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Re: Package initialization

From: Stephen J. Turnbull
Subject: Re: Package initialization
Date: Mon, 20 Jul 2015 10:30:26 +0900

Helmut Eller writes:
 > On Mon, Jul 20 2015, Stephen J. Turnbull wrote:
 > >  > Calling it lazily when a SLIME related command is invoked the
 > >  > first time would kinda work for SLIME, but it would be rather strange
 > >  > that say the slime-connect command implicitly adds hooks to
 > >  > lisp-mode-hook.
 > >
 > > Why is that stranger than saying that slime-setup implicitly adds
 > > hooks to lisp-mode-hook?  Or stranger than saying that simply
 > > installing the SLIME package on your system implicitly adds hooks to
 > > lisp-mode-hook?
 > Because slime-connect is supposed to create a connection to an external
 > process.  Not mess around in with some mode-hooks and minor-modes.

If slime-connect won't work properly without slime-setup, there's no
difference.  If it's useful to do slime-connect without slime-setup,
that would be another story but it sounds unlikely.  I'd have to hear
details to say how XEmacs would prefer to handle it.  (I don't claim
the XEmacs way is the *right* way, only that it has worked very well
for us.  No user has ever complained that installing a package doesn't
change Emacs state in arbitrary ways.  On the contrary, packages where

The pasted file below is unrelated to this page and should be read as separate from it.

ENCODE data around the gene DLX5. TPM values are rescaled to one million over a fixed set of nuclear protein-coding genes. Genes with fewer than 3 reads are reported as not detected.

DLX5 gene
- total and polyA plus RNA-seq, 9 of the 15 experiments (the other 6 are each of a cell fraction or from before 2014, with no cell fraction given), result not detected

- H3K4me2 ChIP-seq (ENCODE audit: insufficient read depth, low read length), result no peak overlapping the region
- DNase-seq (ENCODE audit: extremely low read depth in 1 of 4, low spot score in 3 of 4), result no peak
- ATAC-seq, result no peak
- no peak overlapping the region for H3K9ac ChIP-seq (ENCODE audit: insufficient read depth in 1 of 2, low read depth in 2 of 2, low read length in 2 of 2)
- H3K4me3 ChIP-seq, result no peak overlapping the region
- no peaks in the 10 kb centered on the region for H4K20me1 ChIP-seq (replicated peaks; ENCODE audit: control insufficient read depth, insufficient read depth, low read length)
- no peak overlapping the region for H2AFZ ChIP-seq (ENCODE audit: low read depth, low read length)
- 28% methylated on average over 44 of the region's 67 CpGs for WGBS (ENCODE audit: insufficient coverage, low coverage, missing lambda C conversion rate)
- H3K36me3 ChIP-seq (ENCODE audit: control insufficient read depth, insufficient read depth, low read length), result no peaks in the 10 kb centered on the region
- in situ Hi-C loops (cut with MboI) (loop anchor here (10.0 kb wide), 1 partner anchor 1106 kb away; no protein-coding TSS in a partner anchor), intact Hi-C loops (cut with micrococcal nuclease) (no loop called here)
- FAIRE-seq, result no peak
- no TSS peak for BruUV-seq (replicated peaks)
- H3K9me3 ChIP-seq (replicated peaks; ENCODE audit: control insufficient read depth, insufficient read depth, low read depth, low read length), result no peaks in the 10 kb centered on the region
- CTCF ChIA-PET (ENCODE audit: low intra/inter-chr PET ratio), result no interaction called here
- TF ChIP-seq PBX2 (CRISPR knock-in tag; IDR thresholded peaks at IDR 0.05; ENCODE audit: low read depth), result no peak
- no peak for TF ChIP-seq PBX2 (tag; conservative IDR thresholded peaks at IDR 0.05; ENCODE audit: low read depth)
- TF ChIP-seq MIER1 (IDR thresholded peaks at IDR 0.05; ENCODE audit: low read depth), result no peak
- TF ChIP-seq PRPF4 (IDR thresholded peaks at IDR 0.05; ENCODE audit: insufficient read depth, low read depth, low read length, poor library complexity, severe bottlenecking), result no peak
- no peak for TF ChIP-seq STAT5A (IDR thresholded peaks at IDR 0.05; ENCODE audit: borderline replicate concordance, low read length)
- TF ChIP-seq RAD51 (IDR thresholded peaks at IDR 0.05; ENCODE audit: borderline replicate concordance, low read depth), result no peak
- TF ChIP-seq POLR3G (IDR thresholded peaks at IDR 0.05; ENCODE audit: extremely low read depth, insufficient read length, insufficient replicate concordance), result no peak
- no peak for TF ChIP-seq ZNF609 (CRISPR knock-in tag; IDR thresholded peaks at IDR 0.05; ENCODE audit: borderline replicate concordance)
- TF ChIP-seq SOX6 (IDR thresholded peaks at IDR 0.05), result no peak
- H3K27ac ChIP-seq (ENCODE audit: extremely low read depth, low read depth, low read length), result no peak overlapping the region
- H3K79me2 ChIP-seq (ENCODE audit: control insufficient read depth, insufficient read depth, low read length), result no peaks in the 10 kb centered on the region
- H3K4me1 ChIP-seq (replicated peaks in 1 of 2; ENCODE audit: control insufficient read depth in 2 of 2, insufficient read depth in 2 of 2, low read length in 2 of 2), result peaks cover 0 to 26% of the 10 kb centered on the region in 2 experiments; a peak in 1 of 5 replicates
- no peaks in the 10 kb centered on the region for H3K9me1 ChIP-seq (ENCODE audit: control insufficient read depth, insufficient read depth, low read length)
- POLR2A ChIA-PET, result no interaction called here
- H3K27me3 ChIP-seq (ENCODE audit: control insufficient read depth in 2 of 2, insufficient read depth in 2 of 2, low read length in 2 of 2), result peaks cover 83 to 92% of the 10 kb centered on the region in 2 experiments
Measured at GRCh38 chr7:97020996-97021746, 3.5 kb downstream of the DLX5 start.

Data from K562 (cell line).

installation implies initialization were frequently implicated in
mysterious buggy behavior until we started enforcing the policy.)

 > package.el seems to be so designed that package installation
 > implies package initialization.  I don't like that but I can't
 > change it.

I didn't get that impression.  It's one thing for Emacs to
automatically scan for usable packages and add them to load-path, to
set up autoloads for their entry-point commands, and perhaps add their
data directories etc to appropriate paths so they can be found by name
rather than a full filesystem path.  I don't consider that
"initialization" because it's consistent with the "and the kitchen
sink" tradition of Lisp environments (especially GNU Emacs), where
packages that many users would never notice if they weren't installed
are often included with the core distribution.

It's another to change the meaning of user gestures, even in a trivial
and "obviously useful" way like adding to keymaps.

If in fact the majority of lisp-mode users find slime sufficiently
useful, what I would do is negotiate with the lisp-mode maintainer (I
suppose that's actually emacs-devel) to get the slime bindings
"officially" added to the lisp-mode keymaps, and arrange for them to
fail gracefully if the slime package is unavailable, eg, by binding
them to a `lisp-mode-how-to-get-slime' help command.

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